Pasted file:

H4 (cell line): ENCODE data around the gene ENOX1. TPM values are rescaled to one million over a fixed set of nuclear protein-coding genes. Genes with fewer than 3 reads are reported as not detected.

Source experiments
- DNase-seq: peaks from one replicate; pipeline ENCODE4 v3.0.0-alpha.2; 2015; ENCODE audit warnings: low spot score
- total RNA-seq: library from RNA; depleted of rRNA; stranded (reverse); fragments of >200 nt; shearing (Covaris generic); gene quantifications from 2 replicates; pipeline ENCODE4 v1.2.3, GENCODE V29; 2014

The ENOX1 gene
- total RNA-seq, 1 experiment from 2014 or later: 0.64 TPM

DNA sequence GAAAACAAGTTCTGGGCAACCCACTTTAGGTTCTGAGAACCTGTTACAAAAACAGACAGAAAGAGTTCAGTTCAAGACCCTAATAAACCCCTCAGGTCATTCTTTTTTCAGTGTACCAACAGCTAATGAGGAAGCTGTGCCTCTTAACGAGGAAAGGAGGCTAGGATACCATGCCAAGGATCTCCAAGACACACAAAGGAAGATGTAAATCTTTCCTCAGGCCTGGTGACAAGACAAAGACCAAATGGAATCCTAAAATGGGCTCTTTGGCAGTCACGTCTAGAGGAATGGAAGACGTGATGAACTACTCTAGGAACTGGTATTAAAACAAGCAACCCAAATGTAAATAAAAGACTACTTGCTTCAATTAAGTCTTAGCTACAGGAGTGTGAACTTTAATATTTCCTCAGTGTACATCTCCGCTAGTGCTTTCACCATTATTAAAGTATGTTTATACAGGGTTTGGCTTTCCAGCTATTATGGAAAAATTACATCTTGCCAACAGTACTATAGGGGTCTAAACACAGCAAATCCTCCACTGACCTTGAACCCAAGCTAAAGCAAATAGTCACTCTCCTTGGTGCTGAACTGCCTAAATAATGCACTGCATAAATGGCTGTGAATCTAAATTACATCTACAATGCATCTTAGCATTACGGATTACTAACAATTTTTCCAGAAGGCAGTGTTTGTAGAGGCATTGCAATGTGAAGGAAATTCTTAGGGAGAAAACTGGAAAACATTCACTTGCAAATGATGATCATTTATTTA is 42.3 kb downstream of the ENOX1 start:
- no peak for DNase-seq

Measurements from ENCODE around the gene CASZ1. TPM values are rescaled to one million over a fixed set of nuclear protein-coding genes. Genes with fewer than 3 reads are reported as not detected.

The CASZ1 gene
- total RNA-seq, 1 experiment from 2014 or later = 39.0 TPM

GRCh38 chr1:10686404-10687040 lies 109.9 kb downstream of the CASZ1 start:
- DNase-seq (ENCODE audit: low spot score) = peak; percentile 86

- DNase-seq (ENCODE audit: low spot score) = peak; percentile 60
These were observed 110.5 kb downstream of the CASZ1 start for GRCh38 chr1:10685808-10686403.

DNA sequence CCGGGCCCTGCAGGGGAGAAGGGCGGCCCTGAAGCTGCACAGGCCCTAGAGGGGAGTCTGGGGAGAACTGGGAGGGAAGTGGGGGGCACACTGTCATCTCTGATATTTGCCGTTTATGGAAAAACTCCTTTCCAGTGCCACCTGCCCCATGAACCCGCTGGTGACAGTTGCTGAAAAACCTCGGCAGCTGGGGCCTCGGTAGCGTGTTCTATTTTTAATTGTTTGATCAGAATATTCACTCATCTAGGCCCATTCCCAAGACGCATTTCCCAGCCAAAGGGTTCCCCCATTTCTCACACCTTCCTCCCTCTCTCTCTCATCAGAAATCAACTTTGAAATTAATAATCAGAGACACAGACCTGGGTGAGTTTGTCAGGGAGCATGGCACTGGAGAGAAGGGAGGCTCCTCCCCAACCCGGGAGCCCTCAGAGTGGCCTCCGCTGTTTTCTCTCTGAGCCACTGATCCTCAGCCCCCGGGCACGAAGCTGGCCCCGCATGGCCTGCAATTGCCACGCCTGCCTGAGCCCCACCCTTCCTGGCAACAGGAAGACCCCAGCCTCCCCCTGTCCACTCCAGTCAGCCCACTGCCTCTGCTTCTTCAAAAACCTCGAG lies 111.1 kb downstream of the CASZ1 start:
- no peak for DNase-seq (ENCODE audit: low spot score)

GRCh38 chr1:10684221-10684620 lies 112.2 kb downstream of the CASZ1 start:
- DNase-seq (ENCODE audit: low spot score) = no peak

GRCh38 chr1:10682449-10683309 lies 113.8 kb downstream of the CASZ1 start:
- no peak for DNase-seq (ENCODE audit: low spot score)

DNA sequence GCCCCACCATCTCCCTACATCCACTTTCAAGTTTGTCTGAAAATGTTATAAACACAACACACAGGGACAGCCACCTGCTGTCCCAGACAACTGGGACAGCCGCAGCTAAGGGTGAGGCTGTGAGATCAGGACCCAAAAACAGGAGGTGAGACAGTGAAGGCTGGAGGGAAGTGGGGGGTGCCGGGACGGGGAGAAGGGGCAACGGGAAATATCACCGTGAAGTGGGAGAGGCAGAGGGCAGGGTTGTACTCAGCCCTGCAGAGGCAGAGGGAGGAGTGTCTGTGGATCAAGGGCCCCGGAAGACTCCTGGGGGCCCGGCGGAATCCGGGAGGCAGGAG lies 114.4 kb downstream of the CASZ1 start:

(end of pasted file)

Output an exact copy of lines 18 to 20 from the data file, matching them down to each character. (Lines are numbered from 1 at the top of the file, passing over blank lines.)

GRCh38 chr1:10684221-10684620 lies 112.2 kb downstream of the CASZ1 start:
- DNase-seq (ENCODE audit: low spot score) = no peak

GRCh38 chr1:10682449-10683309 lies 113.8 kb downstream of the CASZ1 start: